If I am given a $50 tip, on a $250 bill, that’s wonderful, but it’s not exactly all mine to keep. In most restaurants, especially high-end places, a server is not simply working for his own tips. In my place of business, the gratuity I receive from any given table goes towards supporting nine other employees. Ten, including myself.
Here’s an illustration of what is occurring with ever-increasing frequency in our restaurants. Possibly just a bad turn of luck, but it illustrates what really happens when a good server receives a bad tip:
I’ll use the example of a fellow waiter who took care of some regular guests and four of their friends. The waiter in question is extremely professional– fun and chatty at the right moments, formal and efficient at other times, or any combination of the above-mentioned, as each case necessitates. And, above all, he actually cares about what he’s doing. He puts his heart into his work.
The regulars and their guests were treated to a few complimentary appetizers and were well taken care of, as usual. When the bill arrived, it was not the regular guests who paid, but one of their tablemates. On a $500 check, the guest left the waiter a $20 tip. Needless to say, the waiter was upset, but could say nothing, except to his co-workers and manager. Vent it , shrug it, face it, let it go. Hopefully do not repeat– that is often our sanity-saving mantra.
His tip may have been $20, which is insult enough, given his high level of care and service. The financial damage, however, is far worse in such cases.
The Break Down.
Granted, the “tip out” (what a server tips out to his support staff) varies from restaurant to restaurant. Some houses pool tips, others ensure that the kitchen staff receives a percentage. The permutations are endless, but all enacted with the goal of supporting the other, no-less-important members of the service team. This is how it works at our place of business:
Tip outs are based on sales, not the total amount of gratuity.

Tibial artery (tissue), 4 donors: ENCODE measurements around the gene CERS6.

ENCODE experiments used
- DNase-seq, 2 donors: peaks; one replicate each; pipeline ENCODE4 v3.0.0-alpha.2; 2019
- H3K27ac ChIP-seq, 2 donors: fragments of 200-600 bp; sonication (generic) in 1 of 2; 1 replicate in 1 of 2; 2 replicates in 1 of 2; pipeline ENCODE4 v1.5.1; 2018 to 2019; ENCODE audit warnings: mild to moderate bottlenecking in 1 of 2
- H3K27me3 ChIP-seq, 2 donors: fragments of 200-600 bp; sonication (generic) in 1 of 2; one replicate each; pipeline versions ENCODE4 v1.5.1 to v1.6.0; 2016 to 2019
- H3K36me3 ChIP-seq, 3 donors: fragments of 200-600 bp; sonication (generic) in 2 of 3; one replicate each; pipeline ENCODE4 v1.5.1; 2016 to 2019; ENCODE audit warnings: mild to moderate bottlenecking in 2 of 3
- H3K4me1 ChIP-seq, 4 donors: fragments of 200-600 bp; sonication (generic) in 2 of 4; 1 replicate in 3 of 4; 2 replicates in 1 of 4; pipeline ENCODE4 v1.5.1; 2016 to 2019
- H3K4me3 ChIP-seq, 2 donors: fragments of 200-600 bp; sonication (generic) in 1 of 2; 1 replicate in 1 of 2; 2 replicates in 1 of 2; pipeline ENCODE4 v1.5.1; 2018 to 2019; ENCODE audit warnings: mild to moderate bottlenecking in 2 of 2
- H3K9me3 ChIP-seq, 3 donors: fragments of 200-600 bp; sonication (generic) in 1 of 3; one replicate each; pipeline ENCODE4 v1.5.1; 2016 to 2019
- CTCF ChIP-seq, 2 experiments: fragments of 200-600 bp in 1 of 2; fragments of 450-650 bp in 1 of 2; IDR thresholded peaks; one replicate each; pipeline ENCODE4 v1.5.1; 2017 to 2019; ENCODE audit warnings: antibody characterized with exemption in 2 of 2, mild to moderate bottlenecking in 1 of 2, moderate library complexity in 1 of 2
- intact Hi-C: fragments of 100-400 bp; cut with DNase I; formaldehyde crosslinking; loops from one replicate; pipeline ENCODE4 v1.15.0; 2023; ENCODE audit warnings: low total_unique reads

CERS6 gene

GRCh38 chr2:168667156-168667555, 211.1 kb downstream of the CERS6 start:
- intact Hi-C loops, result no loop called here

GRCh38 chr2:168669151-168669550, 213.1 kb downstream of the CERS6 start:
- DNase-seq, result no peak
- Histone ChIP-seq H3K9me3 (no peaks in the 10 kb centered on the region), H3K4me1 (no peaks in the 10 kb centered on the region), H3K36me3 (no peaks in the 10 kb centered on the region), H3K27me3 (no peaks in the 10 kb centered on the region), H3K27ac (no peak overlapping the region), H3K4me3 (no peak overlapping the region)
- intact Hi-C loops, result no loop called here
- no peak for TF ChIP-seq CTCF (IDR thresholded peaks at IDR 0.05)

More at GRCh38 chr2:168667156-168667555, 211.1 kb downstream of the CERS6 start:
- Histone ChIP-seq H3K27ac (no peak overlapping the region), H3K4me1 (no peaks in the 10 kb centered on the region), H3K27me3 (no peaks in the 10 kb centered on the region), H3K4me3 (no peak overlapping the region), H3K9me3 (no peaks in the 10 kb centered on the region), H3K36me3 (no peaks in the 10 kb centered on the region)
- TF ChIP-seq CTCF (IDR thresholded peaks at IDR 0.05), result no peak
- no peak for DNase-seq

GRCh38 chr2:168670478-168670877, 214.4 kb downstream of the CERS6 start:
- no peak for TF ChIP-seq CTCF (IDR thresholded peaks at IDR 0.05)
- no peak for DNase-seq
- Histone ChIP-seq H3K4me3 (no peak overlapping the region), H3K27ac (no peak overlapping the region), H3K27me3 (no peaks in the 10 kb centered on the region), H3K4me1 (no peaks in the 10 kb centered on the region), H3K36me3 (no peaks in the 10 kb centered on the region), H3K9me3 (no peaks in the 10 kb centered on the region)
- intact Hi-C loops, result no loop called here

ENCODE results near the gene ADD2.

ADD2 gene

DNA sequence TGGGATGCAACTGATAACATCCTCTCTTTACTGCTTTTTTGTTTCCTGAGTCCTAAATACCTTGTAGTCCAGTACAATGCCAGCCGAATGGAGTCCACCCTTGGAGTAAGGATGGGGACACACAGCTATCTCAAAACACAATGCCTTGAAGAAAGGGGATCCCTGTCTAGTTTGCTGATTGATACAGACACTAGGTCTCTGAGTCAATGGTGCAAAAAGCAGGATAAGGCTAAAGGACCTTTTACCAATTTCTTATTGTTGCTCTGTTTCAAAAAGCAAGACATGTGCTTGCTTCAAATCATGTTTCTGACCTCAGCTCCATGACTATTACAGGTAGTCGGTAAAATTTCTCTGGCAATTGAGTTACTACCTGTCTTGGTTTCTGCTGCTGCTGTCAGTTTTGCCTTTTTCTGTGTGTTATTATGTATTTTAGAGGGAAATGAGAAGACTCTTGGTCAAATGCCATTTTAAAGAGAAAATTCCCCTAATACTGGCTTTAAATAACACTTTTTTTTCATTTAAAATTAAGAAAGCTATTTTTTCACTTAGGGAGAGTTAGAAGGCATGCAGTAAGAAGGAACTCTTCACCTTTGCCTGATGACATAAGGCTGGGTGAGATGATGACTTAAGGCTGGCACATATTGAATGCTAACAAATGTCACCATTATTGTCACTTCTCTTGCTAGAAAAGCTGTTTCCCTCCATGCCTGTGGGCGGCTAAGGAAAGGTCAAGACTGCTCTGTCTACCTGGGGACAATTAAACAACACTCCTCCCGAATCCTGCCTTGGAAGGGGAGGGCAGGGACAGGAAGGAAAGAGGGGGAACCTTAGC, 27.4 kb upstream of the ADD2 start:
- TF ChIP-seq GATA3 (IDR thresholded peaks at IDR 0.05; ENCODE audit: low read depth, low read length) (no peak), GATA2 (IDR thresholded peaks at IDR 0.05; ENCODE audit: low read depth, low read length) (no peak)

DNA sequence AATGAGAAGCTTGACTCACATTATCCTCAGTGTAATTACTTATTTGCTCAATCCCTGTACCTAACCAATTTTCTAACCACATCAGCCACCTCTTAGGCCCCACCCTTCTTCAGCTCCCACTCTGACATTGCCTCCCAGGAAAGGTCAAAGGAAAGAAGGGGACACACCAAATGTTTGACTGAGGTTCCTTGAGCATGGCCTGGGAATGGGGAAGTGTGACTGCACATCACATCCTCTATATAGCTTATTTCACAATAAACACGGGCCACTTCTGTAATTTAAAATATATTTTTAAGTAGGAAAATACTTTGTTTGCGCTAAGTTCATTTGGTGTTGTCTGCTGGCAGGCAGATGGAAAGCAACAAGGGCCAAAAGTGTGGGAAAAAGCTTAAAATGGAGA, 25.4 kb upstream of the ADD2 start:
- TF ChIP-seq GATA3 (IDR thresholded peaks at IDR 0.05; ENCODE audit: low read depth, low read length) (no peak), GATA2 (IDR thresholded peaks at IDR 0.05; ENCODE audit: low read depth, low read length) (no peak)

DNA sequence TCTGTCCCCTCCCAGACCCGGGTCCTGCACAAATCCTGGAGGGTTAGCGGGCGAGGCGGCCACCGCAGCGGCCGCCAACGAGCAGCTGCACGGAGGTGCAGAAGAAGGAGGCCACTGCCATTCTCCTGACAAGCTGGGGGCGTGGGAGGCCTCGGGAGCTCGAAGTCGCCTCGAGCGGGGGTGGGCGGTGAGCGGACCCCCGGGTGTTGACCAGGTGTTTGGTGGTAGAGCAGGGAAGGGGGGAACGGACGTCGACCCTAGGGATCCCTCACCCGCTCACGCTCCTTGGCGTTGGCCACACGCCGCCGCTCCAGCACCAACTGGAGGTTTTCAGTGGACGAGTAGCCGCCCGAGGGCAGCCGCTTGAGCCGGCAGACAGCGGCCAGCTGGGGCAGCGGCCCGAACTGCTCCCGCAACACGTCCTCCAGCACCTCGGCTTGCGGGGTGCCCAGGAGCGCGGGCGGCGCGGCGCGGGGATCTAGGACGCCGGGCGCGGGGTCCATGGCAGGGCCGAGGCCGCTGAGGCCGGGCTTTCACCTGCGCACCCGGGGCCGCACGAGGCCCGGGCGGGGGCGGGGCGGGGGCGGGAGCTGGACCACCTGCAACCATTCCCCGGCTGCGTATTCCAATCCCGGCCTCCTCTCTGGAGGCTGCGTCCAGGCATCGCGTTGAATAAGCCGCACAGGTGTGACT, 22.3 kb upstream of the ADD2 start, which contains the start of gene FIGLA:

On a $500 sale, the waiter must give, at the very minimum:
Busser: $15 (3% but usually closer to 4% since a busser is a server’s chiefest ally)
Food Runner: $5 (1%)
Hostess: $5 (1%)
Bartender: $6.25 (1.25%)
Our stocker receives $5 per waiter as a flat fee every shift, our barista receives $10.
We do not ever decrease the amounts given to our support staff.
Having been given $20 for his services, the waiter actually lost about $12 taking care of these guests. And that’s just on the surface. The IRS calculates roughly 8% of a server’s sales as taxable income, owing to the variability of tipping. 8%, in this instance is $40– more than twice what the waiter was paid.
Clearly, I am biased. I have a vested interest in people tipping properly. And by properly, I mean 15% at the very minimum for basic service. Good service deserves 20%. That is our custom.
The goal of this post isn’t to shame people into tipping more. My readers are, by and large, pretty savvy in these matters. I just have the feeling that, if more people understood where that tip money goes and what the consequences are to those who bear the double brunt of lowered sales and lowered tips, they might think twice about saving that extra few dollars by leaving less money to the people who take care of them.
If you are well taken care of, take care of your caretakers.
And pass it on.